It is projected to take thousands of years for PFAS chemicals to degrade, and past studies have shown their ability to enter and stay in the environment and human body through the air, dust, food, soil, and water. Previous U.S. Centers for Disease Control and Prevention studies have shown PFAS chemicals primarily settle into the blood, kidney and liver, and could likely be detected in the blood of 98% of the U.S. population.

The chemical substances are used to manufacture a number of products, including some food packaging materials, pizza boxes, popcorn bags, fabrics, nonstick cooking pans, and other products.  However, most of the water contamination problems stem from use in firefighting foams, where large amounts of the chemicals were used by military and civilian firefighters during training exercises on military bases and other locations.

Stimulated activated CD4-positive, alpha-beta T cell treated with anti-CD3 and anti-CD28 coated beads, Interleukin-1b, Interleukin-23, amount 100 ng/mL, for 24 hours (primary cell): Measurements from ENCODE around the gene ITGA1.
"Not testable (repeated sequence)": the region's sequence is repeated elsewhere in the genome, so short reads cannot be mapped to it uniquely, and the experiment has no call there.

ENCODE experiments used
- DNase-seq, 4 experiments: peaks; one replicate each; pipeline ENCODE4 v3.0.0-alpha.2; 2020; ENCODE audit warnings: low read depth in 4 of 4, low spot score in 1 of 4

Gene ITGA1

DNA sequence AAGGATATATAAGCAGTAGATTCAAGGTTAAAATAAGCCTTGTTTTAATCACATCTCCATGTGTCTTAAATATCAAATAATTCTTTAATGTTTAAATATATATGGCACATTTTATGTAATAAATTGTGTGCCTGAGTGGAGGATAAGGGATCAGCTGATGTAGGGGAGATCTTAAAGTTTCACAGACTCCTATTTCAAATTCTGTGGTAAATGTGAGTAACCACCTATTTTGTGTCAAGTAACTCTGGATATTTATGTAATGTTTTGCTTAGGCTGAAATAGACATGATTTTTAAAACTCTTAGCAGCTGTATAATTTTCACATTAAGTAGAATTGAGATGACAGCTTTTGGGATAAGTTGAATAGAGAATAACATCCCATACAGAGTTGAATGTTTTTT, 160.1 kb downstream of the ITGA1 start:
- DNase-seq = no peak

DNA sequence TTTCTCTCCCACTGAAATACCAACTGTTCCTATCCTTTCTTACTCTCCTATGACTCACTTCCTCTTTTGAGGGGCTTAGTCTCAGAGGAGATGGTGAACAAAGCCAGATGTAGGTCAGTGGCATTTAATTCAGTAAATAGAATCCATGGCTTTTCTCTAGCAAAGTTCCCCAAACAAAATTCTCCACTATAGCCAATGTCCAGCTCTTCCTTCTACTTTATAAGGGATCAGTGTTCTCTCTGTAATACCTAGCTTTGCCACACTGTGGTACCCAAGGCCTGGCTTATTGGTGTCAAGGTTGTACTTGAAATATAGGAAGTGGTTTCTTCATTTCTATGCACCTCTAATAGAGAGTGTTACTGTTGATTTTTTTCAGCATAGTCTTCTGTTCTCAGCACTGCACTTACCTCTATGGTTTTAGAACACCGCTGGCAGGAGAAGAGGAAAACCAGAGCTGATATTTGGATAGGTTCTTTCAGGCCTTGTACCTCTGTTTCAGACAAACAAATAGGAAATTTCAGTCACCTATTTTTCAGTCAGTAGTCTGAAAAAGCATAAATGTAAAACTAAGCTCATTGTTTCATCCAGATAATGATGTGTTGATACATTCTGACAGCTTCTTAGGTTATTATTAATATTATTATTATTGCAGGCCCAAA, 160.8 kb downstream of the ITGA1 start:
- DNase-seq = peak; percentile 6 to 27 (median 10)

Given common questions of fact and law presented in cases filed against various chemical and safety equipment manufacturers, all AFFF lawsuits brought throughout the federal court system are centralized before U.S. District Judge Richard M. Gergel in the District of South Carolina, where a series of “bellwether” water contamination cases are being prepared for early trial dates next year.

Camp Lejeune Water Contamination Problems

Harper’s lawsuit comes amid renewed attention on the decades of drinking water contamination problems at Camp Lejeune, which been linked to thousands of cases of cancer, Parkinson’s disease, birth defects and other health complications.